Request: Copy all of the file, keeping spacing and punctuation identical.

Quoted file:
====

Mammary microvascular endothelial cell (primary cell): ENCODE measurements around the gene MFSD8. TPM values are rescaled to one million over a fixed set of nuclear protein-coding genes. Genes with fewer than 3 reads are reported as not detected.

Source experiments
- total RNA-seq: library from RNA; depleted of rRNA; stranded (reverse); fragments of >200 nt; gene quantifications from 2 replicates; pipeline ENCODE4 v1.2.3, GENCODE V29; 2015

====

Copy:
Mammary microvascular endothelial cell (primary cell): ENCODE measurements around the gene MFSD8. TPM values are rescaled to one million over a fixed set of nuclear protein-coding genes. Genes with fewer than 3 reads are reported as not detected.

Source experiments
- total RNA-seq: library from RNA; depleted of rRNA; stranded (reverse); fragments of >200 nt; gene quantifications from 2 replicates; pipeline ENCODE4 v1.2.3, GENCODE V29; 2015